The Dragon in the Clouds
I once heard the children say that Boy looked like a ghost. He did, in a way; he had chalky skin as thin as faded parchment, watery eyes the color of a storm-tossed sea, wispy black hair that curled around his ears like tendrils of dark smoke. But it wasn’t his appearance, or even his extreme tempers or mood swings that made me bite at my fingernails and grind at my teeth. It was the fact that he reminded me of a different type of phantom, one I loved and hated and feared and missed. One whose face in my mind was blurred at the edges, fading with every passing day, but whose livid shouts and racking sobs were always fresh in my memory. Boy reminded me of shadowy corridors, of flashing red and blue lights, of thundering footsteps, but also of lazy summer strolls, of warm hands, of sprinkler runs and rain dances. They said Boy was smart but sick, just as my ghost had been. So I stayed away from Boy because I didn’t understand him– just as I couldn’t even begin to understand the face that haunted my dreams.
On a morning like any other, I sat at the old, gum-soiled table in the corner of the summer school classroom, leaning back in the too-small chair and watching as the children entered the room with their colorful backpacks and holographic lunch boxes. Boy, as always, arrived last, and with him came the whispers of shadowy corridors, the echoes of thundering footsteps–and my ghost. I straightened in my chair and tore my gaze away from him, biting at my fingernails.
I spent the rest of my volunteer day folding paper cranes and coloring world maps, immersing myself in the clamor of a classroom full of seven-year-olds. During lunch, the children all formed a circle at the center of the room to sing songs and share stories. Boy sat outside the circle, grey eyes watching from afar. I turned away and the voice of my ghost receded, replaced by childhood chants and lunchtime ballads.
“Can you keep him some company?” The teacher asked once she had pulled me aside after lunch, nodding towards where the solitary Boy fidgeted with puzzle pieces on the classroom floor. “He’s so quiet today,” she said.
I inhaled sharply, wanting to tell her that a quiet day for Boy was a good day for us, that at least he wasn’t yelling or crying or throwing a fit. But there he sat alone, hunched intently over a puzzle, dark hair clinging to his forehead, wafish and pale. Wraith-like.
Biting hard into my lower lip, I nodded. “Of course.”
My feet heavy on the carpeted floor, I approached Boy. “Hi,” I said.
He didn’t respond. I took a deep breath and sat down beside him, watching his thin, blue-veined fingers fly effortlessly over the puzzle in an almost robotic manner. I recalled the way my ghost used to manipulate numbers, how the invisible gears in his mind would spin faster than his hands could move.
Precise. Mechanical. Smart, but sick.
Rubbing the back of my neck, I asked Boy what he was making.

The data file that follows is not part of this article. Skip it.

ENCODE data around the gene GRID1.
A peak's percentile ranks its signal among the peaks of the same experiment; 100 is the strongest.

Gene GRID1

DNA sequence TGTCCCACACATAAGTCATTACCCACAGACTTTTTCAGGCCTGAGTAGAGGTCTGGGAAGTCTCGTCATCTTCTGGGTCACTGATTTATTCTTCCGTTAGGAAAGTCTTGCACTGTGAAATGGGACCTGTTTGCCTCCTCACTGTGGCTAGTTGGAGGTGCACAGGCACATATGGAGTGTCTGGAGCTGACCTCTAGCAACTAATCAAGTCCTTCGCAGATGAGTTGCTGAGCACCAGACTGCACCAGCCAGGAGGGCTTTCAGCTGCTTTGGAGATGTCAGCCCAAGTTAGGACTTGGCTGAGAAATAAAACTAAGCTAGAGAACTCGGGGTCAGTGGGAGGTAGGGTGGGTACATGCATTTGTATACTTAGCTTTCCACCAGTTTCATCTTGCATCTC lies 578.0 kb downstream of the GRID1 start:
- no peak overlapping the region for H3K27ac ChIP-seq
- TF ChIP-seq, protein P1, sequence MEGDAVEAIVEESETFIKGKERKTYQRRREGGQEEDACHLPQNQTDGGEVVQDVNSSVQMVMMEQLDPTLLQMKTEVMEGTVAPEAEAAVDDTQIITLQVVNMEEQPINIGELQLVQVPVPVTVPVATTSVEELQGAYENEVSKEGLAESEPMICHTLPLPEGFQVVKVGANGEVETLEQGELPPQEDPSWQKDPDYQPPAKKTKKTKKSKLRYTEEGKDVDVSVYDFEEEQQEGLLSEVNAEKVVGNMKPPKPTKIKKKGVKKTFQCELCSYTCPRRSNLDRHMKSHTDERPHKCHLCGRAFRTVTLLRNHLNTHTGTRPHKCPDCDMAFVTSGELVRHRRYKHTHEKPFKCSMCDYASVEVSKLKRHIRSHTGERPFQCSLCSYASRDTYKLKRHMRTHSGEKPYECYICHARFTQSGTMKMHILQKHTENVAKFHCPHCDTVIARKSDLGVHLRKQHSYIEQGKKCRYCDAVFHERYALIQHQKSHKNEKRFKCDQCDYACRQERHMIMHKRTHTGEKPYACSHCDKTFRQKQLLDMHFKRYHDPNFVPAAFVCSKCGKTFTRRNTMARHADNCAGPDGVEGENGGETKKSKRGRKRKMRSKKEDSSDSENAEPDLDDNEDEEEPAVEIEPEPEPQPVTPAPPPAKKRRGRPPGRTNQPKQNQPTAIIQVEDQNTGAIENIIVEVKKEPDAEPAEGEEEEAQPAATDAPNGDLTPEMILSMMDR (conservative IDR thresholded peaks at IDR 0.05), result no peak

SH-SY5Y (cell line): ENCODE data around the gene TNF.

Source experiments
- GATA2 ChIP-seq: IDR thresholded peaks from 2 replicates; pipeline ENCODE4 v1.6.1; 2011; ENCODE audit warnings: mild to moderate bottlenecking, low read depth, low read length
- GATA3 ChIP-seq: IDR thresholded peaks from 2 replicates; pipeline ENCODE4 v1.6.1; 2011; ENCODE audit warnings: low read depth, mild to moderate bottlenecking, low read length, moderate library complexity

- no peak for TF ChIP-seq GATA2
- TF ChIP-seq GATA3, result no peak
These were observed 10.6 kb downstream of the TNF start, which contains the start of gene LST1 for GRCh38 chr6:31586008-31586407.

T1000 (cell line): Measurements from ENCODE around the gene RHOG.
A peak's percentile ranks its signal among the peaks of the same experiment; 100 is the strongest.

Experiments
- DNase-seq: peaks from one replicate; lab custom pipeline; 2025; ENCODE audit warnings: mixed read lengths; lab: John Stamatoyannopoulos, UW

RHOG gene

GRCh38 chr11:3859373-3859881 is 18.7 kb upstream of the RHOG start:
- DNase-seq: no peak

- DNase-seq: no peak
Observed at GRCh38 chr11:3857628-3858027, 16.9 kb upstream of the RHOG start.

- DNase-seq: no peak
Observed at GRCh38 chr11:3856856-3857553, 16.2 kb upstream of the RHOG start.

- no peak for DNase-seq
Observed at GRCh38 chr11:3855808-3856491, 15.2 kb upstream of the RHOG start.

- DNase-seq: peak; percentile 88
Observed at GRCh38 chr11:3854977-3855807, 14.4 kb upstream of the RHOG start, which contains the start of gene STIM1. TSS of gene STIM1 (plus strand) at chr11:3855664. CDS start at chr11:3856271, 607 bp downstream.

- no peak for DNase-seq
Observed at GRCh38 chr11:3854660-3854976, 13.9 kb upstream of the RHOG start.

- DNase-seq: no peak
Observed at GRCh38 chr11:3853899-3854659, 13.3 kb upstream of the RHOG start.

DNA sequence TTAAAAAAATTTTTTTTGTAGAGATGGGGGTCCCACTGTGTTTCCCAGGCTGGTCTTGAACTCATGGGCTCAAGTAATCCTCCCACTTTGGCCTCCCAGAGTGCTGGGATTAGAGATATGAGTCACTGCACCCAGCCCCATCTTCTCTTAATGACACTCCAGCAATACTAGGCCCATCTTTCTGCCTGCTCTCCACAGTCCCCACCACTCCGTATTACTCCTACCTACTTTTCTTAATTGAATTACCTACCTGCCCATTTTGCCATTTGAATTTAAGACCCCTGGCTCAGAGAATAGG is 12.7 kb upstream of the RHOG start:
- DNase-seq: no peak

“A dragon,” he said. His voice was surprisingly gentle, soft with the ringing delicacy of wind chimes. “A dragon in the clouds.”
A dragon in the clouds. I released the breath I didn’t know I was holding.
“It’s beautiful,” I told him.
He turned over a jigsaw tile in his small, pale hands, running his thumbs along the edges. The cinnamon-and-sugar aroma of fresh dough wafted through the muggy classroom air, and my gaze shifted away from the puzzle piece between Boy’s fingers and towards the children on the other side of the room. They were decorating cookies, powdering their aprons with icing sugar. “Why don’t you play with them?” I asked.
He stopped fidgeting with the puzzle tile. “Do you really want to know?”
“Yes.” I realized that I’d never wanted to know anything so desperately.
He moved the piece so that it interlocked with the other tiles. “On some days, I feel this way, and I’m happy, and that’s when I play,” he said. He rotated the tile so that its border refused to connect with the neighboring piece, the glistening red scales of the dragon chafing against the gauzy white haze of the clouds. His movements were slow, measured, but his pale hands seemed to tremble under an unseen weight. “But then other times, I feel like this. Sad. Or angry. And sometimes... I just want to mess it all up.”
He began to tear his dragon apart, but stopped before he had disarranged more than a few pieces, sagging his shoulders.
For the first time, I looked at him–and he looked back, with shining wide eyes the blue of an endless sky. I thought of flashing blue and red lights, but also lazy summer strolls. Sprinkler runs. Dancing in the rain. Sometimes, I just want to mess it all up.
“You know what I mean?” He asked, his voice high and brittle.
I rubbed the wetness from my cheeks. “I’m starting to.”
He nodded, seeming to sit up straighter. Gingerly lifting one of the puzzle pieces, he pressed it into the palm of my hand. I closed my fingers around the tile and shut my eyes.
My phantom’s face seemed to materialize in the dark. He wasn’t a blur or a foggy imprint anymore. He wasn’t just love or hate or confusion. For the first time, I saw more than the flashing lights and heard more than the thundering footsteps. I saw him, and I thought I noticed the ghost of a smile.
“Can you help me with my dragon?” Boy asked.
Opening my eyes, I examined the puzzle for a few moments before setting my square down in its place. It was the dragon’s eye.
“I think I can.”
About the author: Prameela Kottapalli, 17, lives in Northern California. While she's still a junior in high school, she looks forward to studying the humanities in college and embarking on great adventures. Everything she's ever enjoyed in life has stemmed from her love of storytelling. She has previously been published in her high school literary magazine. Note: See more of her work in the poetry section of issue two.